• How It Works

    The site provides two different types of information. First, it estimates the trend in public opinion for Obama vs. Romney in each state up to the current day. But it also forecasts ahead to Election Day – given what we know now, what is the election outcome most likely to be? These forecasts are produced at both the state and national level, and are accompanied by a statement of uncertainty in each projection.

    All of the estimates are based on a single, unified statistical model. The forecasting component combines data from past presidential elections with results from the large number of state-level opinion surveys released during the 2012 campaign. As new polls become available, the forecasts update in real time, gradually increasing in both accuracy and precision as Election Day nears.

    The model is specifically designed to overcome the data limitation that not every state is polled on every day of the campaign. To smooth out and fill in any gaps in the polls, the model looks for common trends in voter preferences across states. These are usually the result of major campaign or news events that affect voters in all states at the same time. By drawing upon these patterns, the model is able to keep the election forecasts completely up-to-date.

    The model is described in greater detail in a research article, Dynamic Bayesian Forecasting of Presidential Elections in the States, in the Journal of the American Statistical Association. Here’s the method I follow for this site.

    The historical forecast

    The first step is to generate a baseline structural forecast of each state’s election outcome from predictive long-term historical factors. I base my structural forecast on the Abramowitz Time-for-Change model, which has had an excellent track record.

    The Time-for-Change model predicts the incumbent party candidate’s national-level vote share as a function of three variables: the president’s net approval-disapproval rating in June of the election year; the percent change in GDP from Q1 to Q2 of the election year; and whether the incumbent party has held the presidency for two or more terms. For now, the 2012 Q2 GDP data aren’t available yet, so I use the change in GDP from the last quarter of 2011 to the first quarter of 2012 instead. The first official estimate of Q2 GDP growth – 1.5% – was released on July 27. The updated second estimate of Q2 GDP growth – 1.7% – was released August 29. The third estimate of Q2 GDP growth – 1.3% – was released September 27. Presidential approval data are from the Gallup survey organization, and economic data are from the U.S. Department of Commerce Bureau of Economic Analysis.

    The June net approval rating is an especially useful measure. Going back to 1948, presidents that are more popular in June have been much more likely to get reelected in November.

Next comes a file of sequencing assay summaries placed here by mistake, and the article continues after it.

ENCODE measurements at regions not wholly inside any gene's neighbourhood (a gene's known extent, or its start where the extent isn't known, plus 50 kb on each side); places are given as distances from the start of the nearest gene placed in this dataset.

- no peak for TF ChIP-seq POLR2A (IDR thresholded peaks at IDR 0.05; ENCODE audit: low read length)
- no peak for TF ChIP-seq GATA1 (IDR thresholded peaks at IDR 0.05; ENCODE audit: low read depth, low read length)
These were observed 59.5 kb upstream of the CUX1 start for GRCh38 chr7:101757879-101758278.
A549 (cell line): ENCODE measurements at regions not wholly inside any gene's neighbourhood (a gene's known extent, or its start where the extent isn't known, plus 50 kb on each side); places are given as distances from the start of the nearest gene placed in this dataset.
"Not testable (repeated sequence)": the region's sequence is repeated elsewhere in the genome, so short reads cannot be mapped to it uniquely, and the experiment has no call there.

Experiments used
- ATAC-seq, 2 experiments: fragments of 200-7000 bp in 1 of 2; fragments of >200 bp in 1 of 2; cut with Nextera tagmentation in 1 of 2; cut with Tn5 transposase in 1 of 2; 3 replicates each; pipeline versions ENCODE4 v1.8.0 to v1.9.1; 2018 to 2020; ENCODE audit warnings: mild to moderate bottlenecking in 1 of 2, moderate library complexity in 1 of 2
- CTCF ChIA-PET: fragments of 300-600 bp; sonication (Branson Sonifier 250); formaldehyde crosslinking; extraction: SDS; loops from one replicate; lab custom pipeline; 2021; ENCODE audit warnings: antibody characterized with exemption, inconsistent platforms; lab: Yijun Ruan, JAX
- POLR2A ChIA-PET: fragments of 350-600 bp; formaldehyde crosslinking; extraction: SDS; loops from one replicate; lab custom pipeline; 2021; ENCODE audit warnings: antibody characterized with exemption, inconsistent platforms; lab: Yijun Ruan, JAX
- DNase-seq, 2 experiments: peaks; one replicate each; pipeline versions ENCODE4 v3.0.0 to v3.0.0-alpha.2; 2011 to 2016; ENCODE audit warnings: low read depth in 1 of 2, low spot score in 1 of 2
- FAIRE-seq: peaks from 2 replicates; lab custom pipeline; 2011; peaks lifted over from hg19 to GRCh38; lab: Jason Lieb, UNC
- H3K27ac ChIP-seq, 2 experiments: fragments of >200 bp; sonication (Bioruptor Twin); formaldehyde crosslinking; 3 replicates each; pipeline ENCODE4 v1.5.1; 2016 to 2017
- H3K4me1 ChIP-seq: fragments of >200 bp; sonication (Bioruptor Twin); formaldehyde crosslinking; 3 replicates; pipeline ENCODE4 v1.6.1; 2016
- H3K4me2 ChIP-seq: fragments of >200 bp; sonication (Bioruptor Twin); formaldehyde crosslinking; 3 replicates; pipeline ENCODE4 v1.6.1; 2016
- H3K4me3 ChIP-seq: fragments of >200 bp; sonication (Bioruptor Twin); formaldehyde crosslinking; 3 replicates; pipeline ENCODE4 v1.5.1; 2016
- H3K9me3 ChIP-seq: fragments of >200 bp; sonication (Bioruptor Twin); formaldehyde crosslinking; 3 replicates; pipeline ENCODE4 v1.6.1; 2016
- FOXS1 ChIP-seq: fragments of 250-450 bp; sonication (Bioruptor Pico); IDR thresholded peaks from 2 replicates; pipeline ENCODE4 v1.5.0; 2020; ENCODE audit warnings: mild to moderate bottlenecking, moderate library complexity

The rest of the data are in the table below. The dependent variable is the incumbent party candidate’s share of the major-party vote.

    Incumbent Incumbent Incumbent
    Q1 GDP Q2 GDP net approval party 2+ party cand.
    Year growth growth rating, June terms? vote share
    2012 2.0 1.3 -0.8 0
    2008 -1.8 1.3 -37.0 1 46.3
    2004 2.7 2.6 -0.5 0 51.2
    2000 1.1 8.0 19.5 1 50.3
    1996 2.8 7.1 15.5 0 54.7
    1992 4.5 4.3 -18.0 1 46.5
    1988 2.1 5.2 10.0 1 53.9
    1984 8.0 7.1 20.0 0 59.2
    1980 1.3 -7.9 -21.7 0 44.7
    1976 9.4 3.0 5.0 1 48.9
    1972 7.3 9.8 26.0 0 61.8
    1968 8.5 7.0 -5.0 1 49.6
    1964 9.3 4.7 60.3 0 61.3
    1960 9.3 -1.9 37.0 1 49.9
    1956 -1.8 3.2 53.5 0 57.8
    1952 4.1 0.4 -27.0 1 44.5
    1948 6.5 7.5 -6.0 1 52.4

    A multiple linear regression model fitted to the 16 elections from 1948-2008 indicates that

    Incumbent vote share = 51.5 + 0.6 (Q2 growth) + 0.1 (Net approval) – 4.3 (Two+ terms).

    Plugging in values from 2012, we’d expect Obama to receive about 52.2% of the two-party national vote. It’s worth noting that this is already a strong position.

    To translate this to the state level, I exploit a pattern known as uniform swing. Since the 1980 presidential election, support for each party has tended to rise and fall in national waves, by similar amounts across states. Obama received 53.7% of the two-party national vote in 2008. So, I subtract the difference, 1.3%, from each of Obama’s 2008 state-level vote shares. Finally, I correct for home-state effects by subtracting 6% in Massachusetts for Romney and adding back 6% in Arizona for McCain.

    Updating from pre-election polls

    The state-level structural forecasts are used to specify an informative Bayesian prior over the outcome in each state. Until new polls are released, these forecasts represent our best guesses about what will happen on Election Day. Nevertheless, the baseline projections will contain errors. Since the aim is to get the forecasts right as soon as possible, state-level survey data are used to refine the baseline forecasts. As the campaign progresses, the model’s forecasts become based less on the historical data, and more on the current polls.

    On any day of the campaign, the past trends and future forecasts of voter preferences in every state are estimated simultaneously, using whatever polls are currently available. I fit the model using a Bayesian MCMC sampling procedure that provides posterior uncertainty estimates which enable logically valid, probabilistic inferences about the election outcome. The error bars in the forecast detail and forecast tracker pages are all 95% credible intervals. For more on the model equations and other technical details, they’re in the article.